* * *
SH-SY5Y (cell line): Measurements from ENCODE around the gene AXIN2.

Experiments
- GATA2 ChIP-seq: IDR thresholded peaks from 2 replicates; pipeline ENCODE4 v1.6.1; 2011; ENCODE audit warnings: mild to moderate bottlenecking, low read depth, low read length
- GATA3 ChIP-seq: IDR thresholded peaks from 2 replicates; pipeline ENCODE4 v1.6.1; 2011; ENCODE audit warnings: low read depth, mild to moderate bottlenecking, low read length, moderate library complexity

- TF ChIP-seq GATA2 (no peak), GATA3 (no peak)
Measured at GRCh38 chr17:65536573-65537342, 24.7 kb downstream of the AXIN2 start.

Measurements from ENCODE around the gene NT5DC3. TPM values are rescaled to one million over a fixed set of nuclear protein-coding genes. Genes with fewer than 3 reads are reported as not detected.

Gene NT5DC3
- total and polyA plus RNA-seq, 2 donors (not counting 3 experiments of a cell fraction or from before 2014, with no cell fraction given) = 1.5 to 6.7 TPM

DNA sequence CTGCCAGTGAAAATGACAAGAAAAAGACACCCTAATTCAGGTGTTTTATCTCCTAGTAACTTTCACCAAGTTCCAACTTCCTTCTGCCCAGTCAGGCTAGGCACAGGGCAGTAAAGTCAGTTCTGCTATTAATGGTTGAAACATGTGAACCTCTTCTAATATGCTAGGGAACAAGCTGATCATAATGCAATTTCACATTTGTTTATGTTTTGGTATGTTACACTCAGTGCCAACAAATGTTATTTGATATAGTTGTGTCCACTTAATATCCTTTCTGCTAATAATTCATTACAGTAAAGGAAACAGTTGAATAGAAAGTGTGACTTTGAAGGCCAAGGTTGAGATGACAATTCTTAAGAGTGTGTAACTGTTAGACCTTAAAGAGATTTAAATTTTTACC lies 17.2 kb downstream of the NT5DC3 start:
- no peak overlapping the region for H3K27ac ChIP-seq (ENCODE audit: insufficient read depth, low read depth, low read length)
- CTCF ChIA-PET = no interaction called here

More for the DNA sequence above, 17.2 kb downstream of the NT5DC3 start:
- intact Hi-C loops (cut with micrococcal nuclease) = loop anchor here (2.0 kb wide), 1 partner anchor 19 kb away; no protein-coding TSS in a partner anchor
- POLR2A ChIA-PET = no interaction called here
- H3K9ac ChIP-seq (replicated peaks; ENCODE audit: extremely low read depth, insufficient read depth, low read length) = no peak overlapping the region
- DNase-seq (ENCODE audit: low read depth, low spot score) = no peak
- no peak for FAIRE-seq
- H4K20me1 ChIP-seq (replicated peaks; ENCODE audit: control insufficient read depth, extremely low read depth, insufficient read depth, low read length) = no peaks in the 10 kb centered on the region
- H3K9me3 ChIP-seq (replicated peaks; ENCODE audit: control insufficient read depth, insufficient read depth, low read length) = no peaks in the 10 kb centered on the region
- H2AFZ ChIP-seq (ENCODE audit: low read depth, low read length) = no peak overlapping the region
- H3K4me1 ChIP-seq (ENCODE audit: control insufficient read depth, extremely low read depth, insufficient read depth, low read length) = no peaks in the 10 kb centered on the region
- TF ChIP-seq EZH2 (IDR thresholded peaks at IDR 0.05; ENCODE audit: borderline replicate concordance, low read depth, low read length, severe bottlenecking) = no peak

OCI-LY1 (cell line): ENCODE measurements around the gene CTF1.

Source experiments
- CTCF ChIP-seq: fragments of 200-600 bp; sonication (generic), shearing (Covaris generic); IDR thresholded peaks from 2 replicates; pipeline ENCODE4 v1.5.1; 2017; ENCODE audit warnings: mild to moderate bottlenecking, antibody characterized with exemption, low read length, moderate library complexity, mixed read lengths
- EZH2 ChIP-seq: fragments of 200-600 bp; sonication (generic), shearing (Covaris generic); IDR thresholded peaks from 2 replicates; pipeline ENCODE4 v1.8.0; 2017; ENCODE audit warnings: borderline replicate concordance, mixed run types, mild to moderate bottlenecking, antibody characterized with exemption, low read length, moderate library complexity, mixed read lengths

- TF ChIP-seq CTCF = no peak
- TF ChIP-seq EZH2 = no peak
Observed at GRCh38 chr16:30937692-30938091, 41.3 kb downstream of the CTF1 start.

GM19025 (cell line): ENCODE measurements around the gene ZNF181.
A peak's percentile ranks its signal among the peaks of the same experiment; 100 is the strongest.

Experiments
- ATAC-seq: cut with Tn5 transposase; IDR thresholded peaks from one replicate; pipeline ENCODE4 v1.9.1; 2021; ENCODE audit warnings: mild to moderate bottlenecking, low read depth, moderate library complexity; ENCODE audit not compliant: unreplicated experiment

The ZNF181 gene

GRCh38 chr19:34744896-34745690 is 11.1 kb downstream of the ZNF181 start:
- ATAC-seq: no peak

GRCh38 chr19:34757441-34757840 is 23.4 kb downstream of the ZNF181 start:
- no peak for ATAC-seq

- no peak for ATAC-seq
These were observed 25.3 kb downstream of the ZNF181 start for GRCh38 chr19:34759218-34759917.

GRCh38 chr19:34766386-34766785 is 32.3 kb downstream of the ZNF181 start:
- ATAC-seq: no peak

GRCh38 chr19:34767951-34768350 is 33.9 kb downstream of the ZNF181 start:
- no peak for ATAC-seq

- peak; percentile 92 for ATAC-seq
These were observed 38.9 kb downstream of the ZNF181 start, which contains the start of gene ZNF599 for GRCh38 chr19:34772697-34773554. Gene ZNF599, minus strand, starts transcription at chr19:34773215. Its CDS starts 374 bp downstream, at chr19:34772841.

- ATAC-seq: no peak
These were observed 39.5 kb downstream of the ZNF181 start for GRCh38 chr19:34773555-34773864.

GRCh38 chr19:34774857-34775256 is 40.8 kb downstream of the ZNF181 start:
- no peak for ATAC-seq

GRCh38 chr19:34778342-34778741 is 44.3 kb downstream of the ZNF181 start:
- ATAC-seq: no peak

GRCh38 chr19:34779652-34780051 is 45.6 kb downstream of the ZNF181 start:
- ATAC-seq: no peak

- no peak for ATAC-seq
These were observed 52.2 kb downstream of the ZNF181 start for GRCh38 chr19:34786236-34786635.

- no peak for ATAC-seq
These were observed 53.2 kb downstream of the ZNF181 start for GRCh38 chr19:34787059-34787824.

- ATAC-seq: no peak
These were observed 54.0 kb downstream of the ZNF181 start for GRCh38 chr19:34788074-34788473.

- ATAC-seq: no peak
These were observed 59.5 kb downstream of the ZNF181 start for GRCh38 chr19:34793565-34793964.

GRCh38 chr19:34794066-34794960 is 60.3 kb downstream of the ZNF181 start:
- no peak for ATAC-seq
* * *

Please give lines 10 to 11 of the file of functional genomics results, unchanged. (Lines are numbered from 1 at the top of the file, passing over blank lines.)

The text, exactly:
DNA sequence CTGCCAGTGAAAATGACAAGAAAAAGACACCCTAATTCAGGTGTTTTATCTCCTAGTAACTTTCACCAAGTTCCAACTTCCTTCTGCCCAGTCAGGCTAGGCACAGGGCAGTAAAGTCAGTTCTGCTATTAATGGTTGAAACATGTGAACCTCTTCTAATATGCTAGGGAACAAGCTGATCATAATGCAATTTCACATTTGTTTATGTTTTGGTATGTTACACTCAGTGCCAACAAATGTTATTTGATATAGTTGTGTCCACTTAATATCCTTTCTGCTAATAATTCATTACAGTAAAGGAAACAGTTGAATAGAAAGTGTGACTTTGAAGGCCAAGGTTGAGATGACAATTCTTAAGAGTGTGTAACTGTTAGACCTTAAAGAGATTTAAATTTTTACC lies 17.2 kb downstream of the NT5DC3 start:
- no peak overlapping the region for H3K27ac ChIP-seq (ENCODE audit: insufficient read depth, low read depth, low read length)